Sviri reported on 4 patients who underwent cranioplasty after DC between January 2005 and August 2010 and died because of massive cerebral edema immediately after uneventful surgery and anesthesia. All 4 of the new cases reported involved young male patients who underwent decompressive hemicraniectomy after traumatic brain injury. They developed massive cerebral swelling immediately after uneventful cranioplasty (3 patients) or after removal of an epidural hematoma several hours after surgery (1 patient). All 4 patients had a large skull defect and significantly sunken craniotomy site, and all were treated with a closed vacuum suction system that was placed under the scalp and kept open at the end of the cranioplasty procedure. After surgery, the patients’ pupils became fixed and dilated, and brain CT scans showed massive brain edema. Despite emergency DC, the patients did not recover, and all 4 died. A MEDLINE search showed 8 similar cases that were reported previously. Fatal cerebral swelling after uneventful cranioplasty is a distinct clinical entity, although it is unpredictable. It is postulated that a negative pressure difference from the elimination of atmospheric pressure that had been chronically applied on the injured sinking brain in combination with the negative pressure applied by the closed subgaleal suction drain may lead to a massive brain shift toward the cranioplasty site and initiate a fatal vasomotor reaction 11).

References

1) , 9)

Kato A, Morishima H, Nagashima G. Unexpected complications immediately after cranioplasty. Acute Med Surg. 2017 Feb 22;4(3):316-321. doi: 10.1002/ams2.260. eCollection 2017 Jul. PubMed PMID: 29123881; PubMed Central PMCID: PMC5674471.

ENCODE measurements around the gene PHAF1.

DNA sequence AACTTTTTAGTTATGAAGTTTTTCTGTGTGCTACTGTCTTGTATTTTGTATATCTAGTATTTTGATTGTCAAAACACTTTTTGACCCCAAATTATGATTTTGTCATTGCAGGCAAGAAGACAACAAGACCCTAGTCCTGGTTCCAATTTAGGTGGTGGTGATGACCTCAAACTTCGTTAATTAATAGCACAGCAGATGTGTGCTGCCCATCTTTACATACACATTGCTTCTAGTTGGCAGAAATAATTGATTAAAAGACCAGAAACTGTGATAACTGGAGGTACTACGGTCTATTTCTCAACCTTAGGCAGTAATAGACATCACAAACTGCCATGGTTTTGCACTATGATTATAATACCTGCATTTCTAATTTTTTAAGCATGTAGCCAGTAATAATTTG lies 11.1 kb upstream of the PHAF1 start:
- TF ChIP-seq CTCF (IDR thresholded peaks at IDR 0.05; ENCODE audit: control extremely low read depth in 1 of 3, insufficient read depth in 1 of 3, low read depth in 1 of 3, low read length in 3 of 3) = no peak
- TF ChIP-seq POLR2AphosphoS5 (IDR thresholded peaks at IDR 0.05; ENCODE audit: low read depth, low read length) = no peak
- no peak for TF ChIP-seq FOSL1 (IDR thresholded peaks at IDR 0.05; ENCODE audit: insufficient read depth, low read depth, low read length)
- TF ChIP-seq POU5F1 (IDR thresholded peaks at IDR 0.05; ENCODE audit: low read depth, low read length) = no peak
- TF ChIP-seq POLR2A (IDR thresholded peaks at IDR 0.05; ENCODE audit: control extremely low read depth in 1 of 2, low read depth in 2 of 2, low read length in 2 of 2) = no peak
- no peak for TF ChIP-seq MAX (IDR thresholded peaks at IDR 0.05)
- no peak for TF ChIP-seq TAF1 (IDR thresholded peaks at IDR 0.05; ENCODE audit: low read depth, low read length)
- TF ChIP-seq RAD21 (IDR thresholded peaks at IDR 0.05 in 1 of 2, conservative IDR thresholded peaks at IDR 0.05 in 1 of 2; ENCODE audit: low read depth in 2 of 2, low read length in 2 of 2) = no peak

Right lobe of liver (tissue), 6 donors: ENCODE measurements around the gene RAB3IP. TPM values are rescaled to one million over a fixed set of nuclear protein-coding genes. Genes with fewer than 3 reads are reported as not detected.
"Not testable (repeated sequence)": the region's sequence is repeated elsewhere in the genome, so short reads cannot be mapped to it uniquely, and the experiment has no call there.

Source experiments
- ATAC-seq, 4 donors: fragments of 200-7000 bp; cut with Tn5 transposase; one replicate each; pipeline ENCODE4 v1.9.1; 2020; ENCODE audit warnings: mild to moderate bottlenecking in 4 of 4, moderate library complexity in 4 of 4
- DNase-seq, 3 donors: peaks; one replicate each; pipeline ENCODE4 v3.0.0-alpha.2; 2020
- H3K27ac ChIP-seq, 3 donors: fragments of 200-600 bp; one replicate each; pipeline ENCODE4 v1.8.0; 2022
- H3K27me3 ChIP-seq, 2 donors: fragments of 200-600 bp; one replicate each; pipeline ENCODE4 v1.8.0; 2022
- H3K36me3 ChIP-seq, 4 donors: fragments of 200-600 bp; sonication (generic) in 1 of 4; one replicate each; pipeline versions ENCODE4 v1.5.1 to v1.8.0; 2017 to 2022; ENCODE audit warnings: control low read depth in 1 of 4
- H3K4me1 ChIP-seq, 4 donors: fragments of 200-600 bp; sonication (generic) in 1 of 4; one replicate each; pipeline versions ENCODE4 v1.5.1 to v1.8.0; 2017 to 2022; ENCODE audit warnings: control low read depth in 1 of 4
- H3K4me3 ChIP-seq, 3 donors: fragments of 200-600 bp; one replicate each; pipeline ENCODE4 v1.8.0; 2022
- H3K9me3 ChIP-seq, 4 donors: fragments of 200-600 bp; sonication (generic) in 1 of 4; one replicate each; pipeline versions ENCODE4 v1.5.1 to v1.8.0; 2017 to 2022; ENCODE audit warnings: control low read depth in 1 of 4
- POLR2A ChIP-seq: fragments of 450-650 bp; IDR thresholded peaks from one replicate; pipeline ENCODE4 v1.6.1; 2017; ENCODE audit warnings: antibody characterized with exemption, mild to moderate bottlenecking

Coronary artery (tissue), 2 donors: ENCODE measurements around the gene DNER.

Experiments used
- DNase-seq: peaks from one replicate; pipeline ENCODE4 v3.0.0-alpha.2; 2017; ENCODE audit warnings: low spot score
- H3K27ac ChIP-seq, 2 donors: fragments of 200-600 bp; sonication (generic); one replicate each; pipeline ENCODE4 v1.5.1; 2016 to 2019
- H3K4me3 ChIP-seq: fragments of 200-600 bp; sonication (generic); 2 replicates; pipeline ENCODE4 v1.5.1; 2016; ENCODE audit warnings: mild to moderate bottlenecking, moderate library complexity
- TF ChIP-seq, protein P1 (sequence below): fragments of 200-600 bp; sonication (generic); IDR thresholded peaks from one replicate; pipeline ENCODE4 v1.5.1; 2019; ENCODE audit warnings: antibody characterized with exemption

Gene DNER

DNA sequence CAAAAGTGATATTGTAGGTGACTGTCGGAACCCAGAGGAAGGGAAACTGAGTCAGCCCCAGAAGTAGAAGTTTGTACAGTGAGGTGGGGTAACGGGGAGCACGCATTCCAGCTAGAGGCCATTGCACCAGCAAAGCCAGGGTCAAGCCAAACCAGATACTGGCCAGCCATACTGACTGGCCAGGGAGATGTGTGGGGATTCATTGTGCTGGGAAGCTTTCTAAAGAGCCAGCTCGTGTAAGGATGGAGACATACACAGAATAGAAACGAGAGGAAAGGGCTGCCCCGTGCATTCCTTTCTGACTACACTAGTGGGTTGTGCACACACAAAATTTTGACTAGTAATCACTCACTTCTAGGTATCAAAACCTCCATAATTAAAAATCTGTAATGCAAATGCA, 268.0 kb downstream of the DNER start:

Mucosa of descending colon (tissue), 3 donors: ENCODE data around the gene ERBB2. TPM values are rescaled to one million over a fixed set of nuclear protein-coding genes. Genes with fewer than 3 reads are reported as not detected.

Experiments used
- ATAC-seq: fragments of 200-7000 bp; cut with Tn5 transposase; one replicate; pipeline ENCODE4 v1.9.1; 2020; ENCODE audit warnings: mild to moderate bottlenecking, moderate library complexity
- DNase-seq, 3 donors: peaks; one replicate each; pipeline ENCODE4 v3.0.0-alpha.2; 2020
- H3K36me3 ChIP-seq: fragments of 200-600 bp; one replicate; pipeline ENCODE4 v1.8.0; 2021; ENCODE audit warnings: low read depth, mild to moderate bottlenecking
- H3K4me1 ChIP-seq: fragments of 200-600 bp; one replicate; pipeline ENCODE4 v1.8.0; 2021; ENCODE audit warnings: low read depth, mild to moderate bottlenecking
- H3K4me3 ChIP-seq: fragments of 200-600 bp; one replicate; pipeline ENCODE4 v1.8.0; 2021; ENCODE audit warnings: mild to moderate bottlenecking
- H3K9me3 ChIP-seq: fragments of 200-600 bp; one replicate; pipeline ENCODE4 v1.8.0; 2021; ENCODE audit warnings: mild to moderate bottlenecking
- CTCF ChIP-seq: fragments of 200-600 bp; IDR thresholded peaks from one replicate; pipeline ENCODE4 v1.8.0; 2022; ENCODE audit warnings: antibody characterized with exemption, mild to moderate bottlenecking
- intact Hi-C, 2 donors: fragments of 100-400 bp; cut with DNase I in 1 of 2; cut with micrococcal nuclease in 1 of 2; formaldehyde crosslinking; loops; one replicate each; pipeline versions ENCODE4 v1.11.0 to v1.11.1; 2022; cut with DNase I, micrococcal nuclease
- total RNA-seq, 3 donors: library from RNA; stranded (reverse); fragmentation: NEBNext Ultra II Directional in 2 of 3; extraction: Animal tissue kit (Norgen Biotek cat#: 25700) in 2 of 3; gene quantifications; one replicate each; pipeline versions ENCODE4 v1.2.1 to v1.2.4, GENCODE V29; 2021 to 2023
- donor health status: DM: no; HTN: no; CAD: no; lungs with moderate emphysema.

2) , 6)

Shen L, Zhou Y, Xu J, Su Z. Malignant Cerebral Swelling After Cranioplasty: Case Report and Literature Review. World Neurosurg. 2018 Feb;110:4-10. doi: 10.1016/j.wneu.2017.10.102. Epub 2017 Oct 28. Review. PubMed PMID: 29101073.
3) , 5)

Zhang X, Pan B, Ye Z, Li Z, Mo F, Wang X. Massive Brain Swelling after Cranioplasty: A Case Report. J Neurol Surg A Cent Eur Neurosurg. 2019 May 10. doi: 10.1055/s-0039-1688726. [Epub ahead of print] PubMed PMID: 31075809.
4)

Nomura M, Ota T, Ishizawa M, Yoshida S, Hara T. Intracranial Hypotension-associated Cerebral Swelling following Cranioplasty: Report of Two Cases. Asian J Neurosurg. 2017 Oct-Dec;12(4):794-796. doi: 10.4103/1793-5482.185070. PubMed PMID: 29114315; PubMed Central PMCID: PMC5652127.
7)

Nomura M, Ota T, Ishizawa M, Yoshida S, Hara T. Intracranial Hypotension-associated Cerebral Swelling following Cranioplasty: Report of Two Cases. Asian J Neurosurg. 2017 Oct-Dec;12(4):794-796. doi: 10.4103/1793-5482.185070. PubMed PMID: 29114315; PubMed Central PMCID: PMC5652127.
8)

Kaneshiro Y, Murata K, Yamauchi S, Urano Y. Fatal cerebral swelling immediately after cranioplasty: A case report. Surg Neurol Int. 2017 Jul 25;8:156. doi: 10.4103/sni.sni_137_17. eCollection 2017. PubMed PMID: 28808605; PubMed Central PMCID: PMC5535512.
10)

Lee GS, Park SQ, Kim R, Cho SJ. Unexpected Severe Cerebral Edema after Cranioplasty : Case Report and Literature Review. J Korean Neurosurg Soc. 2015 Jul;58(1):76-8. doi: 10.3340/jkns.2015.58.1.76. Epub 2015 Jul 31. PubMed PMID: 26279818; PubMed Central PMCID: PMC4534744.
11)

Sviri GE. Massive cerebral swelling immediately after cranioplasty, a fatal and unpredictable complication: report of 4 cases. J Neurosurg. 2015 Jun 19:1-6. [Epub ahead of print] PubMed PMID: 26090828.